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Global Wood Markets Shift as China Lifts Timber Ban on Australia

Global Wood Markets Shift as China Lifts Timber Ban on Australia

Global wood markets will see another changeup in the coming months. Australian exporters can again ship logs to China following a 2.5-year ban. But exports are not expected to reach historic levels seen a few years ago.

At the end of 2020, China banned the importation of plantation pine logs from Australia. This was not due to political strife or economic issues. It was actually about beetles.

Bark Beetles Devastate Global Wood Markets

An invasive bark beetle on crawling on a tree.

China’s ban on Australian timber was implemented because bark beetles had infected the logs the country exported. The pesky little bugs have become a scourge in global wood markets for imports and exports.

Bark beetles damage timber in multiple ways. Their infestation can quickly destroy entire stands of forests if left unmanaged. The best way to respond to the beetles is by preventing their spread in the first place.

The pests occur throughout many growing regions with over 600 species in North America alone. Increased global trade of wood products has led to greater spread of the beetles.

The problem endures in many regions across Europe. For example, Latvia declared a state of emergency due to infestation. One species of bark beetle destroyed over 5,600 acres of spruce forest in 2022 alone.

Many countries, like China, will refuse imports from regions that suffer from infestation.

Australia Faces a Long Way Back in Timber Recovery

China’s decision to ban Australian logs resulted in a collapse of Australian exports. China was practically the only log market being served by the country. As a result, total annual shipments from Australia fell a shocking 89% in 2022 compared to 2016-2020.

Line graph of Australian softwood exports, 2010 to 2022.

When the ban was implemented, Australian log traders started exploring other spaces in Asia and nearby markets. In 2021, they began shipping to previously insignificant markets.

As reported on WoodMarket Prices, these included the following countries:

  • India
  • South Korea
  • Vietnam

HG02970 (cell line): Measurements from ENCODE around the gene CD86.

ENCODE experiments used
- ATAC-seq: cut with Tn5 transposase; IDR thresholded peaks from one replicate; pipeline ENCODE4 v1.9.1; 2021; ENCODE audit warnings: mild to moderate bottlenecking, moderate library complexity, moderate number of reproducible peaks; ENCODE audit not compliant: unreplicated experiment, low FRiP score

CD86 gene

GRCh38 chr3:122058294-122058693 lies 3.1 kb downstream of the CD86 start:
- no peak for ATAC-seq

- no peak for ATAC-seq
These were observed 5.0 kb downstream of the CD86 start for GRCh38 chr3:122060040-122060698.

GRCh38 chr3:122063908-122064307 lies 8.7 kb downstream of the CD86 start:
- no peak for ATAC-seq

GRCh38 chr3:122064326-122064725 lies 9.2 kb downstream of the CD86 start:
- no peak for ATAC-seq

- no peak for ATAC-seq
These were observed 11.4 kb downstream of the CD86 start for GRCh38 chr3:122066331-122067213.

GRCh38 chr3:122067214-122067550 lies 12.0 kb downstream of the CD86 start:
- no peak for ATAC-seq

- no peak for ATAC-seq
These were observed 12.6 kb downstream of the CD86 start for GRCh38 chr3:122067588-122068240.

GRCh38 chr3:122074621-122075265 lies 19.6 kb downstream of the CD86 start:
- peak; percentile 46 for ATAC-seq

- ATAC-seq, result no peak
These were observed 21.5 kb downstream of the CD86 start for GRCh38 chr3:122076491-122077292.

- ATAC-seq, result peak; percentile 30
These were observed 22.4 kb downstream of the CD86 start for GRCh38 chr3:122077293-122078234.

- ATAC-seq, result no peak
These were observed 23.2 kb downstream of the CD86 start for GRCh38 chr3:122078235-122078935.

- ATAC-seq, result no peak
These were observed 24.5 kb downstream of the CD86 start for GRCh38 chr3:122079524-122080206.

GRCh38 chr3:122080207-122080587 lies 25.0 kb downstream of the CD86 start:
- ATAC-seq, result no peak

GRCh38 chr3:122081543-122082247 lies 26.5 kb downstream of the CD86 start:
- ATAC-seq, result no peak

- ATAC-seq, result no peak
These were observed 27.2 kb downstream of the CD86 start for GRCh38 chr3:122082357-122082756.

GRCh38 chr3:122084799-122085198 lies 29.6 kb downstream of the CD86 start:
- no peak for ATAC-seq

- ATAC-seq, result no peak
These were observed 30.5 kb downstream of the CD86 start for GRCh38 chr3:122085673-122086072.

However, the jump in shipments to those markets was short-lived. A sharp drop occurred in 2022. This occurred partly because of increased competition from US log exporters.

The decline continued in the early part of this year with a 76% decrease in shipped logs between 2022 and 2023. Without China’s demand, Australia had a serious amount of trouble staying competitive in global wood markets.

Australia can likely resume trade with China now that the ban has been lifted. But shipments will probably not reach levels seen in the past.

Global Competition Changes Australian Log Standards

Previously, a large share of the pine logs Australia shipped to China was of lower quality. The rating was somewhat close to "pulplog" material-type wood.

This standard was less desirable for Australian sawmills. However, the domestic industry in Australia will increasingly compete with the export market for small-diameter logs. The change comes as log supply tightens across the country.

Pine plantations have only seen limited growth over the past 30 years (0.3% annually). Using this trend, it’s safe to assume that domestic timber supply is unlikely to increase in the coming decades.

In addition, many large pine plantations were destroyed by fires in 2019 and 2020. The total losses were roughly 6% of the plantation area.

The damages will limit log availability even more for domestic sawmills in the next few years. This will likely create a surge in lumber demand.

How Australia Can Meet an Upswing in Demand

As lumber demand goes up, Australia will have to respond to meet it. They can achieve this in three ways:

  1. Upgraded sawmills that can utilize smaller logs and increase their lumber yields.

    As sawmills invest in upgrades, they will better handle the wood needed to meet demand. Over time, this will improve the country’s ability to keep up.

  2. Increased lumber imports.

    If the country can’t keep up with demand, they will have to look into imports. Don’t be surprised if Australia begins to up its lumber imports.

  3. Decreased log exports.

    The China ban will yield long-term impacts on Australian lumber. Now that the country’s demand is going up, the need to export will decrease.

Global Softwood Lumber Will Likely See Rise in Import Prices

Softwood lumber has seen several drops in demand due to economic factors like US mortgage interest rates. But many global prices have remained mostly steady. For instance, SYP lumber prices in the US South have not fluctuated too much this year compared to 2021 and 2022.

The outlook of softwood lumber prices looks to increase worldwide. This could make imports from European sources increase in price soon.

This scenario could expand shipments of logs and lumber from New Zealand to Australia in the coming decade. But this would require higher timber qualities than for logs shipped to China.

The goal, then, is to have sufficient domestic softwood timber supply in the long term. The conifer plantation area in Australia must increase to achieve this, though.

Global Wood Market Insights You Can Trust

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